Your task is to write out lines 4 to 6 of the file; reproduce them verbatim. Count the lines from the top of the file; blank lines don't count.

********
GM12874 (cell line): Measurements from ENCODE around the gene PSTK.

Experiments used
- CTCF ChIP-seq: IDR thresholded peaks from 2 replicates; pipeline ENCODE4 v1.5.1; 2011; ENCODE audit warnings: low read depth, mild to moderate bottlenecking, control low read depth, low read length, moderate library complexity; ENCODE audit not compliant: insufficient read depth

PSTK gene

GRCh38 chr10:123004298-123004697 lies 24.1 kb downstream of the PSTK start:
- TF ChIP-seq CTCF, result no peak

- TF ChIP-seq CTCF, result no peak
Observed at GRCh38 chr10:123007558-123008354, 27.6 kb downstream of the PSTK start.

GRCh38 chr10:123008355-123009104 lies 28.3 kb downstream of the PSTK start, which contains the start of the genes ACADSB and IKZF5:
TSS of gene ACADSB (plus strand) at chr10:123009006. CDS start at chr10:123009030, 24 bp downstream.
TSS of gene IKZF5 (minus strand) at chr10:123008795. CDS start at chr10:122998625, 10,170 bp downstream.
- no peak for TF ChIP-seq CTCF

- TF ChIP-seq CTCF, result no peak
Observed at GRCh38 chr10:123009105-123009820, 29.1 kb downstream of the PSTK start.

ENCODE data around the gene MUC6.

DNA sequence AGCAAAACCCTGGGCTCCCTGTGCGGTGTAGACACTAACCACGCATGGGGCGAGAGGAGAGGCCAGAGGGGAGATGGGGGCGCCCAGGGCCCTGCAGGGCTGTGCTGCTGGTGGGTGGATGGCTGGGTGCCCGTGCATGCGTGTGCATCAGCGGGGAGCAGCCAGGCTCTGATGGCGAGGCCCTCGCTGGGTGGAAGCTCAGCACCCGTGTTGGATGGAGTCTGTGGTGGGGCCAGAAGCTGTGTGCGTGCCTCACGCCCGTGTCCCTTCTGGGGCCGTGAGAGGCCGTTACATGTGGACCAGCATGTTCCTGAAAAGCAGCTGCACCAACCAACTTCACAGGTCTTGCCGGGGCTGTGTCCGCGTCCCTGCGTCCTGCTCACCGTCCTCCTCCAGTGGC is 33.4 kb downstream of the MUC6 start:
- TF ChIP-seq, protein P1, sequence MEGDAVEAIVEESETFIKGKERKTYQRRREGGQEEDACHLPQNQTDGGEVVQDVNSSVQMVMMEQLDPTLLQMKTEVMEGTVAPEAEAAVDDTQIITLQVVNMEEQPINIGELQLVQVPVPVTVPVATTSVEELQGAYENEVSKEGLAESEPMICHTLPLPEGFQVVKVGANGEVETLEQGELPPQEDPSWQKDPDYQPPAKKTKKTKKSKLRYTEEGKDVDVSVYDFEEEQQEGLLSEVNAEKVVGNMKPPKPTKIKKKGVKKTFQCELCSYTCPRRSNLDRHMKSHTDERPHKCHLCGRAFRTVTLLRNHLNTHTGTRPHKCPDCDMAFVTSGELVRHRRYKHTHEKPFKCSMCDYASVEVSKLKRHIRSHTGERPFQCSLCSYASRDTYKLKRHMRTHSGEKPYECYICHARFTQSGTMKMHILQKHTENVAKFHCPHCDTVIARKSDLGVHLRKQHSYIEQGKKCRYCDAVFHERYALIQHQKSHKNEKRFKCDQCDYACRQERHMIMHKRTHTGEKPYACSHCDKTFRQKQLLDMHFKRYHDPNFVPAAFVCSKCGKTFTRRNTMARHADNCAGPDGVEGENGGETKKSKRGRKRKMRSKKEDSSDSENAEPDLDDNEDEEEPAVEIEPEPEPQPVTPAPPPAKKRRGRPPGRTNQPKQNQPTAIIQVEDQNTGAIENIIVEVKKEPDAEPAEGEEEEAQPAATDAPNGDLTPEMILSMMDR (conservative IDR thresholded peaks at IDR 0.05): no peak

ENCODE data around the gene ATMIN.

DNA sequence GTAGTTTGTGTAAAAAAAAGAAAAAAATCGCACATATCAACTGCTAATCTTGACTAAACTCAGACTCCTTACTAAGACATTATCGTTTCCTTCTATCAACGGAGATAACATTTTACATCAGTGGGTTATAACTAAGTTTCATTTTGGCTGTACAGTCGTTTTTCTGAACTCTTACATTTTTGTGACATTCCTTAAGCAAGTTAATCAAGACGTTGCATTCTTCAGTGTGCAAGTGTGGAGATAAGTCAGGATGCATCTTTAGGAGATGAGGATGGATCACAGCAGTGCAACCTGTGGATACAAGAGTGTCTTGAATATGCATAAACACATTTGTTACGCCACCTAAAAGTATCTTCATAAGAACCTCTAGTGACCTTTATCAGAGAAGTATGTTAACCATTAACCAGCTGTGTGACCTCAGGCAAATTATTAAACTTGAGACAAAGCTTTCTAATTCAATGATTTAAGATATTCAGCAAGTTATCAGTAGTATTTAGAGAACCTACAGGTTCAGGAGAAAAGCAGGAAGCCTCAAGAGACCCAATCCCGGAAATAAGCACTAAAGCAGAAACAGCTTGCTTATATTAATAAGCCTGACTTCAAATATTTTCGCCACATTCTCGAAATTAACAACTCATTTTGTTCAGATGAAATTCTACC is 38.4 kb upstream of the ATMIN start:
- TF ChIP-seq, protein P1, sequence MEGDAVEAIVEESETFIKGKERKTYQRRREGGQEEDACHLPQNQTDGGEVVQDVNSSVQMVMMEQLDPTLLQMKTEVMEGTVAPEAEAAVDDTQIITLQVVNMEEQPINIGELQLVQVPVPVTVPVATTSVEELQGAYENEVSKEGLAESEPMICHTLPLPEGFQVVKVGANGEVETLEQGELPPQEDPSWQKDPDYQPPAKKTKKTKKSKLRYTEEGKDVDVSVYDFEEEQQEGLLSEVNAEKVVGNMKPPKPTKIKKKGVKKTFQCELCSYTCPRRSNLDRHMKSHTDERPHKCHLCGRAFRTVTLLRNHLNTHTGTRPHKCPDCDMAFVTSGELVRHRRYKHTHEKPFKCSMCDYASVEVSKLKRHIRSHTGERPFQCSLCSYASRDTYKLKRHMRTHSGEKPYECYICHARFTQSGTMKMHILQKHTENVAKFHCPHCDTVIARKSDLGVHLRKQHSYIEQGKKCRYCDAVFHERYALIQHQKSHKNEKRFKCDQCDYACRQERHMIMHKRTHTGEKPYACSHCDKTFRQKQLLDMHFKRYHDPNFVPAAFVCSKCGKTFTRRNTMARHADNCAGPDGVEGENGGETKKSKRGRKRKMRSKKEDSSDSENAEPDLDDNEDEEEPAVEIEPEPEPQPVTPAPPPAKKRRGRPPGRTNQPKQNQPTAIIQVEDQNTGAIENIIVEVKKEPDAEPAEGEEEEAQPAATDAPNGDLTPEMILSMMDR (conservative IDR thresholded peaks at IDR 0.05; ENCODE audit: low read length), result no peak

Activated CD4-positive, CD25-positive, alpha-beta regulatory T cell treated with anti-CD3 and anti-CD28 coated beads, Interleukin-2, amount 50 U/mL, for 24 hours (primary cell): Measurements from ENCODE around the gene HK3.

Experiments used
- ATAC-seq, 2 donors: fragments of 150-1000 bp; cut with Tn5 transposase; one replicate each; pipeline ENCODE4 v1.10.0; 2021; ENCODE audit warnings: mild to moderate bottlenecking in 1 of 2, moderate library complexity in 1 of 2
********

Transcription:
PSTK gene

GRCh38 chr10:123004298-123004697 lies 24.1 kb downstream of the PSTK start:
- TF ChIP-seq CTCF, result no peak